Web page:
Thursday, July 16, 2015

The perfect performance

There's no such thing as a perfect performance.

We practice in hopes of delivering a great show, but I feel like the idea of trying to make a perfect set is a flawed one.

First, you will make mistakes.  Everyone makes mistakes.  From hitting a note a hair earlier to being late on a wind-up, it happens.  And if you spend too much mental energy on a mistake, it's going to affect what you play next.  If you're looking to be perfect, you'll have trouble letting it go and before you know it, you're making more mistakes as the spiral begins.

Two, other people will make mistakes.  Just like you.  Let's pretend you're so awesome that you never make mistakes.  You still have to rely on the rest of the ensemble to make a good set, right?  You might be able to hold the most steady ji ever played, but if the rest of the group is getting off, it's still a mistake that you have no control of.  Or maybe you can adapt your solo to whatever tempo the shime are playing, but if the shime on the left speeds up while the shime on the right slows down...there's a mistake that you can't do anything about at the time.

Three, you can never account for all the other stuff.  Just this past Obon weekend, we had gusts of wind blowing up the chalk dust (that guide the dancers at night) right into the faces of some of our members.  I had sunscreen stinging my eyes in the first songs of each set.  We were anticipating having to avoid the lanterns overhead, but then there was a also power cable running the other way that was hard to avoid.  In the past, we've had lights go out, drums fall over, okedo straps give way, bachi break, speakers fail, rain in the middle of the set, etc...most of these things out of our control.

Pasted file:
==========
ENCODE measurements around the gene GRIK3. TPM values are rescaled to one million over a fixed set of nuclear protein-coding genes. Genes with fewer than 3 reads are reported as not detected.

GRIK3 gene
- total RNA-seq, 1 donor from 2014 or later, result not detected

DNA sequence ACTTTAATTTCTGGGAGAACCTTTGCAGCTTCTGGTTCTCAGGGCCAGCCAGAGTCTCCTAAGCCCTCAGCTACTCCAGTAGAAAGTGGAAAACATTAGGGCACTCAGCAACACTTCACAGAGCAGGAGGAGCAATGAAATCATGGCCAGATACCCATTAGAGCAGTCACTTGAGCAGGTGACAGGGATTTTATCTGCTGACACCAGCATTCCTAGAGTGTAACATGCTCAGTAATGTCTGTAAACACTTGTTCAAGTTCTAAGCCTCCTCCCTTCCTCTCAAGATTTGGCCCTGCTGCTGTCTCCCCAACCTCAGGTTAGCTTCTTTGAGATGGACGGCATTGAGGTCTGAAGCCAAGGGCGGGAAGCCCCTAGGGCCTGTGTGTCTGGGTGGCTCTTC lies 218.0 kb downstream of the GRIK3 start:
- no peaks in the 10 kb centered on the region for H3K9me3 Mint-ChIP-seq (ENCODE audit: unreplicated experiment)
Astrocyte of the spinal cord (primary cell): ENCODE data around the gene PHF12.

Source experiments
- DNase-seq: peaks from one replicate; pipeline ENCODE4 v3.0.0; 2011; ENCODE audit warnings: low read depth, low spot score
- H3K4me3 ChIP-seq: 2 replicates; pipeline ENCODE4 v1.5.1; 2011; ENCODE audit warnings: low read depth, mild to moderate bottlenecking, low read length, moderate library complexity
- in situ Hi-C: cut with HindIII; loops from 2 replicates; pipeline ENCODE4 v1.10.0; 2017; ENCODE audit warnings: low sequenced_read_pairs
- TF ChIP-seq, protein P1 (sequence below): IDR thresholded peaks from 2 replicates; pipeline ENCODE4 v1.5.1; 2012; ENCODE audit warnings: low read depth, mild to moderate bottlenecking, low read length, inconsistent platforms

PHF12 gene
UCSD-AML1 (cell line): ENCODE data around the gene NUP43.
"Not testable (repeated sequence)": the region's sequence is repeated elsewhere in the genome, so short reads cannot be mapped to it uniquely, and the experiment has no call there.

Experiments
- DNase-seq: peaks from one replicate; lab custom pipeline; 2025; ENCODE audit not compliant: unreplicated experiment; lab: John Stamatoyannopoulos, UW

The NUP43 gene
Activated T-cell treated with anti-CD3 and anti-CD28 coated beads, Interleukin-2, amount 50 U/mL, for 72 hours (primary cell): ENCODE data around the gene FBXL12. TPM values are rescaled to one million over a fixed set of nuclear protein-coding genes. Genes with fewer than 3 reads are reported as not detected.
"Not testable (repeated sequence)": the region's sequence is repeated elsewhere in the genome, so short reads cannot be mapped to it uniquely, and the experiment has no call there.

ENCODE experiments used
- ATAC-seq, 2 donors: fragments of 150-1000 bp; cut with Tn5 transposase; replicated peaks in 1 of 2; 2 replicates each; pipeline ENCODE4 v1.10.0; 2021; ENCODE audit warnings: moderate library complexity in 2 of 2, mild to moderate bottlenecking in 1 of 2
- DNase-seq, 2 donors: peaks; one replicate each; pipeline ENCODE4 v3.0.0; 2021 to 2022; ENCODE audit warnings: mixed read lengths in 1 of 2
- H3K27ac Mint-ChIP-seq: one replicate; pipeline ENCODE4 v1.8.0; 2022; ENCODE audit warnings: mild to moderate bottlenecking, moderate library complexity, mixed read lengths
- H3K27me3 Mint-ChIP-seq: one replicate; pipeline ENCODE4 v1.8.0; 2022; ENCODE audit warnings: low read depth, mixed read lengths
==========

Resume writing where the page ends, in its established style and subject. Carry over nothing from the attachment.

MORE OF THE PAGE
Another way to look at it is that that the people who seem the most experienced, the most unfazed, the coolest performers, are the ones who've dealt with the most mistakes.  They've been through all the mishaps and errors and after a while, figured out how to cope as they happen.  Sure, these artists probably train so as to minimize mistakes happening, but they don't break stride when they do.  To get there yourself means that mistakes have to happen.

It's not that I think there are a lot of people out there who freak out about things not going perfectly.  But what I do see are people that freak out about making mistakes, both making them in the future or while playing at the time.  Mistakes suck.  But the quicker you let go of them, the less you worry about making them, the better of a player you can become.  It may not be easy, but it is simple.

1 comment:

  1. My usual recommendation... Go on stage often (including in less-than-ideal situations) to learn that nothing is the end of the world.